I wanted to run a piece of footage through the camera to use as a slow motion test for the 7D.
In this test I decided to film at 720p/50 so that I could reduce the footage to 24 after I had slowed it down. My reasoning for this was that if the frame rate was doubled I would get a more reasonable slow motion piece as the end result.
As kids we probably all liked to blow dandelions and I thought this would be a great subject to shoot in slow motion. The dandelions we found here for filming were not much smaller than a tennis ball, and possibly not quite ready to be blown, however, we did give it our best shot as you will see!
I found that the slow motion movement of the model blowing the dandelion was smooth and consistent, however, the velocity of the models breath and subsequent destruction of the flower was always going to be far greater than that of the camera to catch such speed clearly.
It was, in all, a good test that could really use a different subject focus – say a car moving by, a model jumping, or someone riding a push bike. I think I will re-do this test along one of those lines. In the meantime check out the footage of the “slow motion dandelion blow” (sounds kinda kinky really)…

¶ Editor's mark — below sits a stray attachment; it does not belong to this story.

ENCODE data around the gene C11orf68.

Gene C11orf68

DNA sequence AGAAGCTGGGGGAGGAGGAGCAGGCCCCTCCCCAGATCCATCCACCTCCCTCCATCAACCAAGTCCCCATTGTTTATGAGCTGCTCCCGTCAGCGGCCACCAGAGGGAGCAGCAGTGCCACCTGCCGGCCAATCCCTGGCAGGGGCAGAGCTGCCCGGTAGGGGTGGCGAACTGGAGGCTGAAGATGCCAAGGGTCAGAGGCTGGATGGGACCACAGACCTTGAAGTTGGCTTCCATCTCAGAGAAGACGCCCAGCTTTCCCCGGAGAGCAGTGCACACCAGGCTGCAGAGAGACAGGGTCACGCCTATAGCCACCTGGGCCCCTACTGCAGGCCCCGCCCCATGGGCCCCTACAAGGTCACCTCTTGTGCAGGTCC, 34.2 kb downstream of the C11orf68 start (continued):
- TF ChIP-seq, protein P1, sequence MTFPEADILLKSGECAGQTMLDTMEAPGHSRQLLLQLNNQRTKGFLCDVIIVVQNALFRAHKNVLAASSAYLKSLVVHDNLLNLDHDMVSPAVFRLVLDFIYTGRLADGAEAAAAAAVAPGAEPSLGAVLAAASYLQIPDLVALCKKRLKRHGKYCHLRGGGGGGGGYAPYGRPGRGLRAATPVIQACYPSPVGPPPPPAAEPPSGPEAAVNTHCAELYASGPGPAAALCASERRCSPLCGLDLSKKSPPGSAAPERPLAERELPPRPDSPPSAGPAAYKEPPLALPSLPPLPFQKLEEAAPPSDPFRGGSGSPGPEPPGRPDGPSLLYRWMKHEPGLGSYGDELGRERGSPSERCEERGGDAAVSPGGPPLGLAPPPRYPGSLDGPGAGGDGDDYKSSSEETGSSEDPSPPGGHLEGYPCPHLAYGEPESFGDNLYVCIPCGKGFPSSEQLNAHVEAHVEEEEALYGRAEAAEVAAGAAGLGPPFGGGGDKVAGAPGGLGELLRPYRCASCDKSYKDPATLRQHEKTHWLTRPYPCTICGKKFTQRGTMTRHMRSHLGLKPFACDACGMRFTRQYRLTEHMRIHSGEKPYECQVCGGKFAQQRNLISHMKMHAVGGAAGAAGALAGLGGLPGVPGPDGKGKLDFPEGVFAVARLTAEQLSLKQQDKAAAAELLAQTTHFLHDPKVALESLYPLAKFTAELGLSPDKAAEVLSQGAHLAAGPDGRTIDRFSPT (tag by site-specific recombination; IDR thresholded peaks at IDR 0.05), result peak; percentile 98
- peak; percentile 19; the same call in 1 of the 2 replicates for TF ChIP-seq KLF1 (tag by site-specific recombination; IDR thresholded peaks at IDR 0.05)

[flashvideo file=/wp-content/uploads/slowMo.flv /]
I thought that I would test out some macro filming with my new Canon 7D DSLR. As a photographer I have shot macro photographs quite often, and there is an art to it.
My question for this project testing was to determine if the same principles for stills photography could be implemented using the Canon 7D as a film camera when shooting a macro subject. Here are the camera setup details (shutter speeds may vary);
Canon 7D body
Canon 100mm prime macro lens
Hand held for bugs and water
Tripod for plants
As you will see by the footage I have gone against 2 major rules of macro photography;
1. Never shoot hand held unless the situation dictates no other option
2. Never shoot macro in windy conditions unless you can shield your subject
With such a shallow depth of field these two conditions can have a major impact on the results. It’s also worth noting that my focus follower is on order and so was not available for this test. I used the focus ring on the lens to push and pull focus (another no no in my opinion because you have no real accuracy). This is ok when shooting stills because you are not touching the camera while the shot is being taken. But for film?
You can see the camera shake with the lady bug and water, and the breeze moving the plants making it look like camera shake, however the depth of the images I believe is outstanding and what you would expect from an expensive Canon stills lens. Leave your comments and opinions as I would love to hear them.
[flashvideo file=/wp-content/uploads/macro.flv /]